So, it comes as no surprise that many imagine that loving God and others means to generate a special, warm feeling. However, even a cursory reading of the gospels or the letters of Paul make clear that in the New Testament love is not primarily about feelings. Love is grounded in actions.
Anyone who has been married for any length of time will not say simply, "I know my husband loves me because he tells me he has special feelings for me." One will say "I know my husband loves me because he scrapes the ice off my windshield, takes me out to dinner, installs smoke alarms in the house and takes the kids to the playground." Love is expressed in actions that are kind and thoughtful and generous and unselfish.
Now, it's possible that another person could perform a number of actions for you, not because he/she loves you, but only out of a sense of duty. That's why we express love for another not only by what we do for him/her, but at a deeper level, it's how we treat the other person. If you genuinely love someone, you treat him/her with respect, with sensitivity, with concern for the person's well-being.
How do we express our love for God? By the way we treat all that God has created - people, creatures, and the very earth itself. The water, the land and the air.
Unfortunately, too often we act like a food addict who cannot say "No" to chocolate. The path to environmental destruction begins when we acquiesce to our immediate desires that undermine our long-term health. Do we really need our houses to be so warm in the winter that we can go barefoot? Or, so cool in the summer that we need to put on a sweater? Do we really need the largest SUV on the market? And to drive everywhere we go? Is it really such a nuisance to recycle, to turn off a few lights, to conserve water?
Unfortunately, we will not feel compelled to care for God's creation as long as we view it as an object to satisfy our desires or a commodity to be sold for profit. To paraphrase 1 John 4, "If we say €˜I love God' but we do not respect what God has made, we are liars."
Sadly, we also excel at large scale destruction. Wars do immense environmental damage, oil spills pollute our oceans, and pesticides poison our crops. In most developing nations, environmental damage is not even on their radar and, when it is, it is dismissed as the price for economic development. There are so many destructive forces spoiling God's creation that it's easy to give up hope for the long-term health of our planet. Yet, in spite of the many toxic forces straining the earth's vitality, God continues "to work in ever new and unforeseeable ways, countering and circumventing the obstacles we put in the way."5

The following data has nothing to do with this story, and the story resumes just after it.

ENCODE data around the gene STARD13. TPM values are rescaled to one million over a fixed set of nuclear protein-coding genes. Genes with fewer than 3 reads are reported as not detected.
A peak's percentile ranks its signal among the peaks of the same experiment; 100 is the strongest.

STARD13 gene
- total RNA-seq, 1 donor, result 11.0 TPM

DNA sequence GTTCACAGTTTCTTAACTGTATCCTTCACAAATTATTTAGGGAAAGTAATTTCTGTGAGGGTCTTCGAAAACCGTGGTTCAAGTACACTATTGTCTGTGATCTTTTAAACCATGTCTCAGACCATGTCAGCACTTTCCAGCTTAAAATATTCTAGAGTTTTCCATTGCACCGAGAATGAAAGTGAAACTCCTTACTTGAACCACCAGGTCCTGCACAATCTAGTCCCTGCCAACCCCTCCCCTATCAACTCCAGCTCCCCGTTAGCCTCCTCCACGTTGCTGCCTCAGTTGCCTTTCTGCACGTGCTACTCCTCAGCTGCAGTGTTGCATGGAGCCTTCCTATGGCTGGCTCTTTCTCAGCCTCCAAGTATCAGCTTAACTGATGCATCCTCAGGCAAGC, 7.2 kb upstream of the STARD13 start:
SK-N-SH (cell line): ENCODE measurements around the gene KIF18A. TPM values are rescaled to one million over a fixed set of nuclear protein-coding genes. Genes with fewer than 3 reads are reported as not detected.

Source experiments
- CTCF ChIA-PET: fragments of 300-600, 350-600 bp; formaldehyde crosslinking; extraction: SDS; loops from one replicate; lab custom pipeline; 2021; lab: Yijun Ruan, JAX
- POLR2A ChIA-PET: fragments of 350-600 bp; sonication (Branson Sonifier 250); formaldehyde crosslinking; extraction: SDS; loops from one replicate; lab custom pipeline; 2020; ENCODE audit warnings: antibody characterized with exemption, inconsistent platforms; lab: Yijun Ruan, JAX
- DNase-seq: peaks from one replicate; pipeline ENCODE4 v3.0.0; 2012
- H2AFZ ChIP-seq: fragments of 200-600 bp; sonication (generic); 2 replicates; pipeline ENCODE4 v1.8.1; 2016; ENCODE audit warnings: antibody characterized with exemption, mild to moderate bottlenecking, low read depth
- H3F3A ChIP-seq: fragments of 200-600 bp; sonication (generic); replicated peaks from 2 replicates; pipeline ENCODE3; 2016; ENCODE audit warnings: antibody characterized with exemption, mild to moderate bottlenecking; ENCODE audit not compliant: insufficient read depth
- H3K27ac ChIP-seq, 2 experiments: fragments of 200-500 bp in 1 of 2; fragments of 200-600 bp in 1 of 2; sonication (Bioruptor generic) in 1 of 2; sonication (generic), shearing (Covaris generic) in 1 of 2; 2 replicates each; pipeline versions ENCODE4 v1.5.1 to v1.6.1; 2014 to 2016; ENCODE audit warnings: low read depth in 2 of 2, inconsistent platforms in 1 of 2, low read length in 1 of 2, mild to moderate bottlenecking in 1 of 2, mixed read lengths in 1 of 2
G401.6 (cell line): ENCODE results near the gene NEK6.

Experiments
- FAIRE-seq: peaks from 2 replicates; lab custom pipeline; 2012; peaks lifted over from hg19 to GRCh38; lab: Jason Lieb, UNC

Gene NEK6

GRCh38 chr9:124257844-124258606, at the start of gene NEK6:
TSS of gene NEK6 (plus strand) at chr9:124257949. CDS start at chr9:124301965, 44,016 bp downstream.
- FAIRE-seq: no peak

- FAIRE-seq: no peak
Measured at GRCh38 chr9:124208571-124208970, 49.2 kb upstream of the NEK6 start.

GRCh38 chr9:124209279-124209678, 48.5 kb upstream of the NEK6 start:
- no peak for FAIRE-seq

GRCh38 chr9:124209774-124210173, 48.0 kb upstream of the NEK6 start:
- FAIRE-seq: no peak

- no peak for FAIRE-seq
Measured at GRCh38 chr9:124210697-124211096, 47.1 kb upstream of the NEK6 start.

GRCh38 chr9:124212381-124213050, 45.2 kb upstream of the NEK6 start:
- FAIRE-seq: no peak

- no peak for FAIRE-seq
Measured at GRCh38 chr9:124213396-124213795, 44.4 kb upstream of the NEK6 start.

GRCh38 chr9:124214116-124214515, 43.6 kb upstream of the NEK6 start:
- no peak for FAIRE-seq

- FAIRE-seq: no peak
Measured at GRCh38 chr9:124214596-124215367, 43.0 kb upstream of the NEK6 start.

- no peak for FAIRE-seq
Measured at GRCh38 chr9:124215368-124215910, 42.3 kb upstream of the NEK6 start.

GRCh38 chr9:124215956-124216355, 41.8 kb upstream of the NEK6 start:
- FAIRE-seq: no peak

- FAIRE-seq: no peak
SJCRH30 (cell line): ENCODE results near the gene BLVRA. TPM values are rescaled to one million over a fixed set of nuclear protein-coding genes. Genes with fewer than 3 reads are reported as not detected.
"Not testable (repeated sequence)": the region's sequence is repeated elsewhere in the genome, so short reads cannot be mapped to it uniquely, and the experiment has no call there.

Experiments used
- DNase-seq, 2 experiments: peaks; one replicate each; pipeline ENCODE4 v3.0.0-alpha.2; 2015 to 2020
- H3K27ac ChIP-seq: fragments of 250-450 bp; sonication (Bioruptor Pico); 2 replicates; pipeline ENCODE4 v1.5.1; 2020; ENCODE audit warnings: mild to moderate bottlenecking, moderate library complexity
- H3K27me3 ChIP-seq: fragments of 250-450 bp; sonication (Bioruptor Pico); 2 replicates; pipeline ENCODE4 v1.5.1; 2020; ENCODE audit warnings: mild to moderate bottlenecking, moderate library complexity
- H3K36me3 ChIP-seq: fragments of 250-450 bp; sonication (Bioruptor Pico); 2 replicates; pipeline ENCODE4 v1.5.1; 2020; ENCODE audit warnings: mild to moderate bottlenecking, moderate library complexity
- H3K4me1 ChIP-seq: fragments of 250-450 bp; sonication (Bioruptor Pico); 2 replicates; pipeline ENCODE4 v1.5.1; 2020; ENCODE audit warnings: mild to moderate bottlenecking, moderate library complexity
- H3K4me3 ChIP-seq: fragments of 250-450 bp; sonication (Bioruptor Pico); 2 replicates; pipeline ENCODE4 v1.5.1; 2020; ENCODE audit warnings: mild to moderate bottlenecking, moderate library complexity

God does not snap the divine fingers and clean up our disasters, but God encourages us to recognize the impact we are having on the earth and to figure out ways to leave a lighter footprint so that our grandchildren do not inherit a wasted world.
It is easy for an individual to say, "What I do personally makes so little difference that it does not matter if I recycle or set the thermostat down or buy a more fuel efficient car."
Really? What creates hope for the future of the earth is not the belief that my personal efforts make an overwhelming impact, but that I realize that I'm part of something much bigger; one of millions who are taking actions that are in harmony with the long-term health of the planet.
We are not helpless. We are not too old. We are not too busy to make a difference.
Theologian John Cobb says, "Belief in (God) is belief that I am not alone, and when I work for life and love in hope, I am working with something much greater than myself, that there are possibilities for the future that cannot be simply projected out of the past, that even my mistakes and failures may be woven into a healing pattern of which I am not now aware."6
Cobb acknowledges that there's no guarantee that a sufficient number of people will respond to God's urging to care for the creation, "But there is the possibility. The future can be different from the past."7 That is what gives us hope.
God's amazing creation is laced with beauty, much of which is on dazzling display during these days of spring when new life bursts from the ground and overcomes the brown and barrenness of winter. God challenges us to enhance the beauty of the earth rather than diminish it. God wants us not only to nurture its beauty, but to create and to celebrate beauty - the visual beauty that is pleasing to our eyes and the beautiful actions that promote the wellbeing of God's creation.
It comes down to our personal relationship with God. We must realize that making choices to reduce pollution is a reverent act of worshiping our Creator. Planting trees and protecting forests is a powerful prayer of thanksgiving. Driving less and walking more is an act of devotion to the Maker of heaven and earth.
If we truly love God and strive to be faithful, we will surely take precious care of this gift of our amazing planet.